Govt accepts most of Constitutional Commission’s proposals on Elected Presidency

(Photo: Reuters)

The government has accepted most of the Constitutional Commission’s (CC) recommendations on changes to the Elected Presidency (EP), with the changes expected to be put in place before the next election in 2017, according to local media reports.

In a 48-page White Paper issued on Thursday (15 September), the government said that it favours a “cautious approach” in implementing the changes, in order to maintain a broader pool of potential candidates.

Candidates from the private sector are now required to be top executives from companies with $500 million in shareholders’ equity. Currently, candidates can qualify as chairmen or chief executives of a company with at least $100 million in paid-up capital.

This change is to reflect the growth of the economy and the reserves.

The government will also reserve elections for candidates from a particular race, if no one of that race has been elected president after five consecutive terms. The move “strikes an appropriate balance” between multiracialism, and ensuring a president from minority races, said the White Paper.

Singapore has not had a Malay president since Yusof Ishak (1965-1970) and no Eurasian president since Benjamin Sheares (1971-1981).

Rejected recommendations

The CC had suggested a return to an appointed president and to give the president’s custodial powers to a body of experts. But the government said that the president needs a direct mandate to have the moral authority to veto an elected government.

It rejected the CC’s proposal that candidates should have served for at least six years – up from the current three – in their respective public or private sector posts.

The government also modified the proposal that a candidate’s qualifying tenure must fall within 15 years before the election to making it acceptable if it falls at least partly within 20 years before the poll.

Going forward, the Council of Presidential Advisers (CPA) will see its numbers being increased from six to eight members and the president being required to consult it on fiscal matters involving the reserves and on key public service appointments.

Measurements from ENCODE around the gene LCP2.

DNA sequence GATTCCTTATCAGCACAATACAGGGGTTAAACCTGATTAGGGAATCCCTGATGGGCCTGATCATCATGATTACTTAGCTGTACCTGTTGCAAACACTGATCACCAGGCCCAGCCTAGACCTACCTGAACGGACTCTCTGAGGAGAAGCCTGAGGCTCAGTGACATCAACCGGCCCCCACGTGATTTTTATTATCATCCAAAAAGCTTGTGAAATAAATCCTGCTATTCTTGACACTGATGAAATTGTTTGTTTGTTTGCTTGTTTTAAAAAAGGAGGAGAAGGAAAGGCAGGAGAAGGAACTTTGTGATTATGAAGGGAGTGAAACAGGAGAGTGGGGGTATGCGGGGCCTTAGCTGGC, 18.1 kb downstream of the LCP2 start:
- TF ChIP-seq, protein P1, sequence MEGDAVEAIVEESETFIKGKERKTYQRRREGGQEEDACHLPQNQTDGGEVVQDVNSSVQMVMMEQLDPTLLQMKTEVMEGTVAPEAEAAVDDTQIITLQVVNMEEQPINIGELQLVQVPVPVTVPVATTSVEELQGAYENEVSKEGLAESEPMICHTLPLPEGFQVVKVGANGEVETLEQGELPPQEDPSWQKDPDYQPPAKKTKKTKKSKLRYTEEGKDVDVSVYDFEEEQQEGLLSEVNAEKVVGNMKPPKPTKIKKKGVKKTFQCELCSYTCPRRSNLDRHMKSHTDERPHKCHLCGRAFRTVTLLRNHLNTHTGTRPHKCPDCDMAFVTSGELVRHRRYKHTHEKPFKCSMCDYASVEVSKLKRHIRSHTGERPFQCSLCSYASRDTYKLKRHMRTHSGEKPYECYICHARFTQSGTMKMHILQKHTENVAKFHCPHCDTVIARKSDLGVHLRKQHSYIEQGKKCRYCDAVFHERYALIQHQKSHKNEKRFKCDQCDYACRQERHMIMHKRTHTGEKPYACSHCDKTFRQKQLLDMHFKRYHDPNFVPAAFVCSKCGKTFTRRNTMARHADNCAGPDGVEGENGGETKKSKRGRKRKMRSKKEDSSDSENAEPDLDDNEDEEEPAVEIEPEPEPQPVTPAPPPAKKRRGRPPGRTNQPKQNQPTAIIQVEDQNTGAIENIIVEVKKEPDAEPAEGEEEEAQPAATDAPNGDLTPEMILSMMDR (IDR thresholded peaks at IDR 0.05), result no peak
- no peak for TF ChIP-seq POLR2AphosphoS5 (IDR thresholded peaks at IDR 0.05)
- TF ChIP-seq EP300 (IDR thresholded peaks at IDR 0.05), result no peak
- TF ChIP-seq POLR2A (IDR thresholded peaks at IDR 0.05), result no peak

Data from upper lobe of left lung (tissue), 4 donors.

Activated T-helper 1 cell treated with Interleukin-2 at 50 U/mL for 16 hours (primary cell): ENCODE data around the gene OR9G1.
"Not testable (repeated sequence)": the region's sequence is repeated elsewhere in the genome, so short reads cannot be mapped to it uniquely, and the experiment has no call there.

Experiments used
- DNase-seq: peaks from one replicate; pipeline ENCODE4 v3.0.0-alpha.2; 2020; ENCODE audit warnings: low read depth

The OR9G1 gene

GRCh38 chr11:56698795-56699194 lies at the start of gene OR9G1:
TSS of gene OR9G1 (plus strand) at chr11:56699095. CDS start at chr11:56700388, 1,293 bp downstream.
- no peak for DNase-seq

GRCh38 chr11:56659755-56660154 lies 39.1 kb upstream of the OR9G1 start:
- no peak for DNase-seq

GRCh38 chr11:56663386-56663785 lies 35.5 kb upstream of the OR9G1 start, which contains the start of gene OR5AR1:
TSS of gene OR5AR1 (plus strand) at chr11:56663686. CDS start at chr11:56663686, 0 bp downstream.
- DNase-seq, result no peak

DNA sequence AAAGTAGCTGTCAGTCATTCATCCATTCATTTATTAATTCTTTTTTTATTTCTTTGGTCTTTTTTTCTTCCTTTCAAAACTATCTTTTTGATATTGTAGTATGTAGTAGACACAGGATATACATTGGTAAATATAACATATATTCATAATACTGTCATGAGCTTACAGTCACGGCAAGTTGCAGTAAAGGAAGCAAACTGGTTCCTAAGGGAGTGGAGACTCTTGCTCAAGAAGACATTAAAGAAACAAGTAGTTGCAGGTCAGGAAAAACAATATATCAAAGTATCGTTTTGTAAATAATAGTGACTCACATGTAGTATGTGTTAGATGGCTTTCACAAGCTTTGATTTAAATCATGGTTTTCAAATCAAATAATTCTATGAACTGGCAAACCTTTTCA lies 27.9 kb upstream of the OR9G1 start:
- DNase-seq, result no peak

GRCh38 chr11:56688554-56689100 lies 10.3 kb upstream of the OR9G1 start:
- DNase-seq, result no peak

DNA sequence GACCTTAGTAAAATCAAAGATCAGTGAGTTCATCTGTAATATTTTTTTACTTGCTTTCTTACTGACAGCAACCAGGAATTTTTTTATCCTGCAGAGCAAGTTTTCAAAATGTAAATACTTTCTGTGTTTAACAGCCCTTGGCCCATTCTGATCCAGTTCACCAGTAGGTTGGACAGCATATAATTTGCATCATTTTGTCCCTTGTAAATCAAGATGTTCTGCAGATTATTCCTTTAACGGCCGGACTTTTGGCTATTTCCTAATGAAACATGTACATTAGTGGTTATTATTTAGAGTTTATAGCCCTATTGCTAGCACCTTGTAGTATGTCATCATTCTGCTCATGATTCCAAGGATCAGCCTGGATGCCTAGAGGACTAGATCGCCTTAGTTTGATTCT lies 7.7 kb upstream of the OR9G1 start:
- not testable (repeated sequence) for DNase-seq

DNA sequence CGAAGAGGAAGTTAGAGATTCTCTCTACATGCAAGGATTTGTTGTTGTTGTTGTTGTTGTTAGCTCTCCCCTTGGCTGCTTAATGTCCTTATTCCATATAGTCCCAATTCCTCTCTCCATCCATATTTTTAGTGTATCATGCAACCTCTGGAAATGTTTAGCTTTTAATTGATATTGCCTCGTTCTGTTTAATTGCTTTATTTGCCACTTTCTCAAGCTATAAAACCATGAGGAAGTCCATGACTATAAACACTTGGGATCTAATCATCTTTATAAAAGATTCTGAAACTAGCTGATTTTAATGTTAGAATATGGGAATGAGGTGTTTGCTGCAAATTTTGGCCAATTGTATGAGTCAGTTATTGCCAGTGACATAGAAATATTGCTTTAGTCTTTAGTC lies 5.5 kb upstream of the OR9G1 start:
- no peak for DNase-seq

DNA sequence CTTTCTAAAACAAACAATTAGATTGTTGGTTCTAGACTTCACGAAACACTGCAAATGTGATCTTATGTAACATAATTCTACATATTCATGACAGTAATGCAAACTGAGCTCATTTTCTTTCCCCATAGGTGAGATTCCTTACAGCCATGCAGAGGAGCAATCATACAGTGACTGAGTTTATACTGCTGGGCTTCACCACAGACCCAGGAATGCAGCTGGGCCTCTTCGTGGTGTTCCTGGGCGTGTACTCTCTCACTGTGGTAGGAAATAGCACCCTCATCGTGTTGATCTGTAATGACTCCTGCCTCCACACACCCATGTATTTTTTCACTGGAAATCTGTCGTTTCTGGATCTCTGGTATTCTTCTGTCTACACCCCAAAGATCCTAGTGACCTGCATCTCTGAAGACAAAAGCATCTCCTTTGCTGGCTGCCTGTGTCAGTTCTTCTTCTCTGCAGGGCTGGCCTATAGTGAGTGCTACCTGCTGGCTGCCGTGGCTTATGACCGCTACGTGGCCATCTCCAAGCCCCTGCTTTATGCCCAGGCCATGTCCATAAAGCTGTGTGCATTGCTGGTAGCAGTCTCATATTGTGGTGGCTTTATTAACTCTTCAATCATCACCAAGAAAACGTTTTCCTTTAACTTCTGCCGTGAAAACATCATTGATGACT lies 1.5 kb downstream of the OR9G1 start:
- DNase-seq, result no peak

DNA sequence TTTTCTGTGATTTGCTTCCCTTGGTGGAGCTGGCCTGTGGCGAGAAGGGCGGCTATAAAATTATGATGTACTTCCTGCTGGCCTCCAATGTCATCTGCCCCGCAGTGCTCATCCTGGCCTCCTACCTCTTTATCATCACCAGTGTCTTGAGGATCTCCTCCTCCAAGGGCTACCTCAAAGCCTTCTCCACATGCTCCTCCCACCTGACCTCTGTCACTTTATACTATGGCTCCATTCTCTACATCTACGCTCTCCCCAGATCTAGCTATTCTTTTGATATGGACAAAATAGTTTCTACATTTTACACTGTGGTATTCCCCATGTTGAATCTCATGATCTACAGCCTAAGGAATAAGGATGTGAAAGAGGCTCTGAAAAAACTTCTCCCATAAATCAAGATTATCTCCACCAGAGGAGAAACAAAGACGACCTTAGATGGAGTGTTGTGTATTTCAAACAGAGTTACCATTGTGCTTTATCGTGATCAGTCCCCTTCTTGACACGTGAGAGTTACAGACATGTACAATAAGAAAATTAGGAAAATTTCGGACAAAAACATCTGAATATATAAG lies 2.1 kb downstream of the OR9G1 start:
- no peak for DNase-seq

The CC had also urged the government to decide whether to invoke or repeal a suspended provision to safeguard the powers of the president. This rule lets the president veto any law that aims to curtail his powers, requiring a national referendum to be called in order to overturn the veto.

In this area, the CPA will play a more prominent role. For example, if a presidential veto is not supported by a majority of the CPA, Parliament can override it with a two-thirds majority vote, instead of having to call a national referendum.

But the government rejected another proposal that would adjust the threshold needed for Parliament to override a veto.  While such an approach is more “calibrated”, it said the move may unintentionally politicise how members of the council voted.

The CC had been tasked to review three aspects of the EP: the qualifying process for Presidential candidates and whether the eligibility criteria should be updated; whether the powers of the CPA should be beefed up; and recommendations to ensure minority candidates can be periodically elected as President.

A Bill to amend the Constitution will be tabled at the next Parliament sitting, and there will be a full debate at the following sitting in November.

See below for an infographic explaining the government’s White Paper.

(Graphic: MCI)